3. The telethon look. This was the fun part, of course. I videotaped about 45 seconds each of three different actors sitting at my kitchen table, in front of our red curtain. That’s it! In After Effects, these are shoved next to each other and lined up in rows. It’s amazing how forgiving our eyes are. Yes, you can see that it’s all wrong. But it’s also oh-so-right.
  4. Curved glass tube. I added some arbitrary mesh distortion, suggestive of a glass picture tube. But tubes also get magnetized this way and that. (Or at least, in the 1960’s, mine did, because I played with magnets on it.) It adds an interesting travel to the image.
  5. Transmission loss. To add “ringing” and “aliasing” to the image, something I keenly remember from seeing television, I used my plugin called omino_diffusion, superimposed slightly over the original and blurred. It somewhat simulates the analog behavior of errors and their correction, since it proceeds left to right just like the scanning of the vacuum tube.
  6. Brevity. And of course, the most important trick here is to keep it short, to reduce the time one might have to ponder the image and question it too closely…
  7. I had worked up a “tv-turning-off” dotsweep, also. There’s something wonderfully dramatic about the old CRT dotfall… Modern tv’s just “turn off” and that’s that, but the old disappearing dot was an event providing real closure. But for this piece, I went with looping.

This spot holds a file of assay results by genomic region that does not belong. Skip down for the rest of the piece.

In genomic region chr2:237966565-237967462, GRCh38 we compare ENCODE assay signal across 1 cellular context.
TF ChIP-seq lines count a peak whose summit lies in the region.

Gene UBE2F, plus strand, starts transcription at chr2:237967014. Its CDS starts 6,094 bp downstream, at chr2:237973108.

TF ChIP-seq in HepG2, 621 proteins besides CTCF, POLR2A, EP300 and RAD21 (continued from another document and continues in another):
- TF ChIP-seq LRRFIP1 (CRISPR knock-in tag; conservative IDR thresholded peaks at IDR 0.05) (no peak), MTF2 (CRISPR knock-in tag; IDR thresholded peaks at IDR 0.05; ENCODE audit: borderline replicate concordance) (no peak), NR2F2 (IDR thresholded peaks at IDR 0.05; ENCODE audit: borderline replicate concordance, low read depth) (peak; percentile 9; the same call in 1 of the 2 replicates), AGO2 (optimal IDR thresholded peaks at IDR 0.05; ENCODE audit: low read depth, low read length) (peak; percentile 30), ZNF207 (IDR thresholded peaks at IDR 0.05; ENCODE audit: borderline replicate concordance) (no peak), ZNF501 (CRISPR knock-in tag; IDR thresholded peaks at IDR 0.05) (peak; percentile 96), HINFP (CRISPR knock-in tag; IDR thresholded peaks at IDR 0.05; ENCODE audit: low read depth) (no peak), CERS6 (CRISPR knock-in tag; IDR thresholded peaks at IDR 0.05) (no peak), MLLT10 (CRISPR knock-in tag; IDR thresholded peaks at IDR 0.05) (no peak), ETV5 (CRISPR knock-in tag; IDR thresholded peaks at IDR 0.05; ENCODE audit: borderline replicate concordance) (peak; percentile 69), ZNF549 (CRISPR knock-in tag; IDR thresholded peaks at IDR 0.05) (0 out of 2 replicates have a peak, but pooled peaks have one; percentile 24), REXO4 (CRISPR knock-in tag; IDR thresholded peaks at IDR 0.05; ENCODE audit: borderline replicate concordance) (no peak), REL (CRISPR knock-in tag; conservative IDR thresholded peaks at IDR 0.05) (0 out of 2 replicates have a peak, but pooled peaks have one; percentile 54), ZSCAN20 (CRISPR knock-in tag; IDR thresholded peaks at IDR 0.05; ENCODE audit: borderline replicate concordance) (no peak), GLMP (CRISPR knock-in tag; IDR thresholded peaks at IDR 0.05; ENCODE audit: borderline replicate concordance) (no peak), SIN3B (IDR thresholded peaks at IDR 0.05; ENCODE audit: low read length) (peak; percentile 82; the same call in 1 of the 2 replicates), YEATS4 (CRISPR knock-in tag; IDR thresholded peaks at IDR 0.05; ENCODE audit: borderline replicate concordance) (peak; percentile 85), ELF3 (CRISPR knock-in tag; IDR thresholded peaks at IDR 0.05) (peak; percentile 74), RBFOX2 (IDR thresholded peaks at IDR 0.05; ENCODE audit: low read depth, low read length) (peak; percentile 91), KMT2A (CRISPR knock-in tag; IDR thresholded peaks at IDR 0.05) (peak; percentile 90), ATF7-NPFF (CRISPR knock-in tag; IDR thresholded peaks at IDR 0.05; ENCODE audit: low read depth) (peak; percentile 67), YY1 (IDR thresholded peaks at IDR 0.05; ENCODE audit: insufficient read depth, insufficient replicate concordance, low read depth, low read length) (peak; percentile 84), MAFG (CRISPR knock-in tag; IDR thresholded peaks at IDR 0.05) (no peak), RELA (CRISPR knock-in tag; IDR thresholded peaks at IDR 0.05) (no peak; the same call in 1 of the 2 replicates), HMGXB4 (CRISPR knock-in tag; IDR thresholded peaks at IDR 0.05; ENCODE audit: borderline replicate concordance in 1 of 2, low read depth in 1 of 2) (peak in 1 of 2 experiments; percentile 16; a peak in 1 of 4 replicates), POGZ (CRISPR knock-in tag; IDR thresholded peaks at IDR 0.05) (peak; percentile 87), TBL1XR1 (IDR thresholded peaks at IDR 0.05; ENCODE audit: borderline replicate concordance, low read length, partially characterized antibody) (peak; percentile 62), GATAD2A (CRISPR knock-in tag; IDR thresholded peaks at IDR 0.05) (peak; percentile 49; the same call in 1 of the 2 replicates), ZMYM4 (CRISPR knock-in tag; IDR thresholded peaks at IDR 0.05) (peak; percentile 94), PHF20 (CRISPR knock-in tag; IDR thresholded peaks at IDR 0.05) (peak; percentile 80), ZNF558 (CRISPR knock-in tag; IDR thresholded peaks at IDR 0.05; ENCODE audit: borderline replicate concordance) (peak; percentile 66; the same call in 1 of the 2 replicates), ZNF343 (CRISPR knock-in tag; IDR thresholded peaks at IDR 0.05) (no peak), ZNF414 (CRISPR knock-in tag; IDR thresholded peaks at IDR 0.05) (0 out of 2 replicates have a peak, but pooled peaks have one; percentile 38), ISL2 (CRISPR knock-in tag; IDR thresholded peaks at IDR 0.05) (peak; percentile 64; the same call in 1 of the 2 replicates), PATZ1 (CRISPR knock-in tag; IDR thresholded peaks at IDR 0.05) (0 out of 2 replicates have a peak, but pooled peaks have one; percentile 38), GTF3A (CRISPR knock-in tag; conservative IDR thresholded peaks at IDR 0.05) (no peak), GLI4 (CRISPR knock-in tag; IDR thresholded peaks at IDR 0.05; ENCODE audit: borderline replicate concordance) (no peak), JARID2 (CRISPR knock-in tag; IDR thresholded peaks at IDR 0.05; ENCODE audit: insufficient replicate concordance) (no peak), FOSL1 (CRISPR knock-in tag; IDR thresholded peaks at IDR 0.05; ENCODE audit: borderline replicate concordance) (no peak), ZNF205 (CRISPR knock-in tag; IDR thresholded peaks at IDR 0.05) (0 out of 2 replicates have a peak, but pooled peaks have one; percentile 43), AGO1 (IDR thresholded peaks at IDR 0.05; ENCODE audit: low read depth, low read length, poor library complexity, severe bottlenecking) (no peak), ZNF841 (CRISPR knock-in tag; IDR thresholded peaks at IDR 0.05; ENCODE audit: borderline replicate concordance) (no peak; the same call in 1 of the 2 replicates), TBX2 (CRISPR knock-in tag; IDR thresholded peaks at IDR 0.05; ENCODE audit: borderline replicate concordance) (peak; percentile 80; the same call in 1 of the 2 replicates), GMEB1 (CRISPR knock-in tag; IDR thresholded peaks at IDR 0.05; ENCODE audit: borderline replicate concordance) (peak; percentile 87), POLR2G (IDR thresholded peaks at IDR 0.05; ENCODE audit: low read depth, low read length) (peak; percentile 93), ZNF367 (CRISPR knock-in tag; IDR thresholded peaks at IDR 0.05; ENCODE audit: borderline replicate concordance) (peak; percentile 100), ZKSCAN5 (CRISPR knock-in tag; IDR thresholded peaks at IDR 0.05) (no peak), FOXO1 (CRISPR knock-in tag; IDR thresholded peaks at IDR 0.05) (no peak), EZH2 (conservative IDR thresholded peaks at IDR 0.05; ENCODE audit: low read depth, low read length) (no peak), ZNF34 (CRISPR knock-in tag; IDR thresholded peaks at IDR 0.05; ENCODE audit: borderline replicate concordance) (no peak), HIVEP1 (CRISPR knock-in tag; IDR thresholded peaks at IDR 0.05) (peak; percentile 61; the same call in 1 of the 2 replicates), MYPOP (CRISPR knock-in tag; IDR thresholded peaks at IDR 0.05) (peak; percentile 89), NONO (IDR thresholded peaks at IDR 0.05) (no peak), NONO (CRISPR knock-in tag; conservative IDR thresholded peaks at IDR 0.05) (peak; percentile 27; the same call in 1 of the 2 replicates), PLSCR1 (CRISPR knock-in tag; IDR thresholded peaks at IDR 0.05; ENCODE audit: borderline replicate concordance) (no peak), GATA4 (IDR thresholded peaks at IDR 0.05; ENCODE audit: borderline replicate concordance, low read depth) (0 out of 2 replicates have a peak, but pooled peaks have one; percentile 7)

And good night.

subblue // Thu 2008.11.20 15:203:20 pm

Hi David, I recently discovered your site via your Pixel Bender experiments. Great stuff! I’m pretty new to After Effects, but with the new PB integration some exciting possibilities have opened up 🙂

david van brink // Thu 2008.11.20 15:333:33 pm

Um wow. I just checked out your Droste effect post, and a few others. Wow. Hi!

oh, i dont know. what do you think?

david van brink // Wed 2008.01.23 00:21 // {after effects general}

Man Versus Computer (another render speed tip)

Here’s another tip for improving render speed. Don’t laugh, this actually does work.

Disable the computer’s “sleep if no user activity” timeout.

I had mine set for three hours, nice and green you know? (On Mac OS X, the control panel for this feature has a light bulb for its icon.) But it turned my 6 hour render into… well… I came home from work and it was still unfinished from the night before. Because the computer was sleeping.

Works for all render applications.


Now, as to why After Effects doesn’t tickle the Mac’s timout API to say “i am here, i am here” is a very very good question.

oh, i dont know. what do you think?

david van brink // Sun 2007.10.21 11:48 // {general}



Welcome to my new pixel blog.

My name is David, and I am a recreational pixel user. Long ago, in a different life, I was one of the first engineers working on QuickTime 1.0 — codenamed “Warhol” — at Apple. These days my day job is software development for some rather dry (but interesting, I assure you!) non-pixel-related industry. But I tend to spend my evenings & weekends moving the pixels (and sometimes audio samples, as well).

I’m strictly a recreational user. I can quit any time I want.

I maintain a couple of freeware projects, including qt_tools, a collection of QuickTime command line utilities, and the Omino After Effects Suite, a free set of cool After Effects plugins.

In this blog, I’ll post bits of works in progress and clever tricks I invent or come across, with an emphasis on scripts and expressions.

I use Mac OS X, Adobe Photoshop, Adobe Illustrator, Adobe After Effects, Final Cut Studio, LightWave, and XCode… so any of those and others will likely be appearing on these pages.

You can mail me at poly@omino.com; if the subject starts with pixelblog my spam filter will be sure to keep it. Otherwise it’s hit or miss.

oh, i dont know. what do you think?